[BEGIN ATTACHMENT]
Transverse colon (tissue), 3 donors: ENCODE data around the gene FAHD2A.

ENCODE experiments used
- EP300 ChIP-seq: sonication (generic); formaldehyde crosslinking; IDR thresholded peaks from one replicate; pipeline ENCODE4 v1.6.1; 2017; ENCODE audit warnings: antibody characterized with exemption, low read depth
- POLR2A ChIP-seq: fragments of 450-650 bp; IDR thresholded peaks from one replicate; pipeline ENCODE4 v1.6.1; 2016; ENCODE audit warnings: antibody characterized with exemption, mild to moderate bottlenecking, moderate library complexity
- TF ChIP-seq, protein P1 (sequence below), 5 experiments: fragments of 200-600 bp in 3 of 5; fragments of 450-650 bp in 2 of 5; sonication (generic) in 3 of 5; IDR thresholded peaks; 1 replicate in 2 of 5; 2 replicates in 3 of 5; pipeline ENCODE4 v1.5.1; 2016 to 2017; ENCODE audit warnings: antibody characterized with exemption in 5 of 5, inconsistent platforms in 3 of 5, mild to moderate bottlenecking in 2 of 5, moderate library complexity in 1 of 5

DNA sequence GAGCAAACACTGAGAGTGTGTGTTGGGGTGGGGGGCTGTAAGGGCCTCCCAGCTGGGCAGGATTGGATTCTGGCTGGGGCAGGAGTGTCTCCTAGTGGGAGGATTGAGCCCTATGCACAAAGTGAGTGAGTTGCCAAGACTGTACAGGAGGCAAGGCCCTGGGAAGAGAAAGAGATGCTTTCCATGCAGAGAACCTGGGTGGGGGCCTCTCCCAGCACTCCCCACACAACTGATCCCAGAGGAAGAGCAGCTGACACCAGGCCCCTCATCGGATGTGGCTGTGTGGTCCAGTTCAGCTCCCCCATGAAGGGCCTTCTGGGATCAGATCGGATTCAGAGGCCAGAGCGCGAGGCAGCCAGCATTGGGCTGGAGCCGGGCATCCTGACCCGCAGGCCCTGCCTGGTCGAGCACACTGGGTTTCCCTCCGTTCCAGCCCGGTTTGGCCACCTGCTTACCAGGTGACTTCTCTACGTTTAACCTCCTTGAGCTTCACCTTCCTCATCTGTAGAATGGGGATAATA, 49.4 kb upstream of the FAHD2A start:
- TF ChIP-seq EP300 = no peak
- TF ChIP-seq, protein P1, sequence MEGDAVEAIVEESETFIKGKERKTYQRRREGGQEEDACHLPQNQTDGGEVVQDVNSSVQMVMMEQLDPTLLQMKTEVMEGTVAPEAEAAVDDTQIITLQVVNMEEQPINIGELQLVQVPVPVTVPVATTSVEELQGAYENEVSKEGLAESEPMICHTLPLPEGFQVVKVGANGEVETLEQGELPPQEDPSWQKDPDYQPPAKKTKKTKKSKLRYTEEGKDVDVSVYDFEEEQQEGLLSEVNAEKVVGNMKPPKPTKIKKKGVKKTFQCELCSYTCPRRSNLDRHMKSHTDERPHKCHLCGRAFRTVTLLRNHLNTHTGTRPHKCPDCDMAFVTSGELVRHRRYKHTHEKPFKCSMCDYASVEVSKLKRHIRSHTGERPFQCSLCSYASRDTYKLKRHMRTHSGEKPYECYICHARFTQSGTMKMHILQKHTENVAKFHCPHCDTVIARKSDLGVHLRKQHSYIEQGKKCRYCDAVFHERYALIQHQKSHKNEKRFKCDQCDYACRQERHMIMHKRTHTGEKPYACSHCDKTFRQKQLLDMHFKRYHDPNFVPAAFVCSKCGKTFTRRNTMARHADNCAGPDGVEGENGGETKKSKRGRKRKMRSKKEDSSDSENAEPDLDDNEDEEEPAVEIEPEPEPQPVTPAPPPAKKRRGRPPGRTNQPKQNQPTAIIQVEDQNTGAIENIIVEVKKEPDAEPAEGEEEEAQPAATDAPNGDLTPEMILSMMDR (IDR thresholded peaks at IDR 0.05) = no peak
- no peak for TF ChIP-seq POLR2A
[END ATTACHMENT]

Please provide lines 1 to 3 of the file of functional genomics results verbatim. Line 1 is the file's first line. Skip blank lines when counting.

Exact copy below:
Transverse colon (tissue), 3 donors: ENCODE data around the gene FAHD2A.

ENCODE experiments used
- EP300 ChIP-seq: sonication (generic); formaldehyde crosslinking; IDR thresholded peaks from one replicate; pipeline ENCODE4 v1.6.1; 2017; ENCODE audit warnings: antibody characterized with exemption, low read depth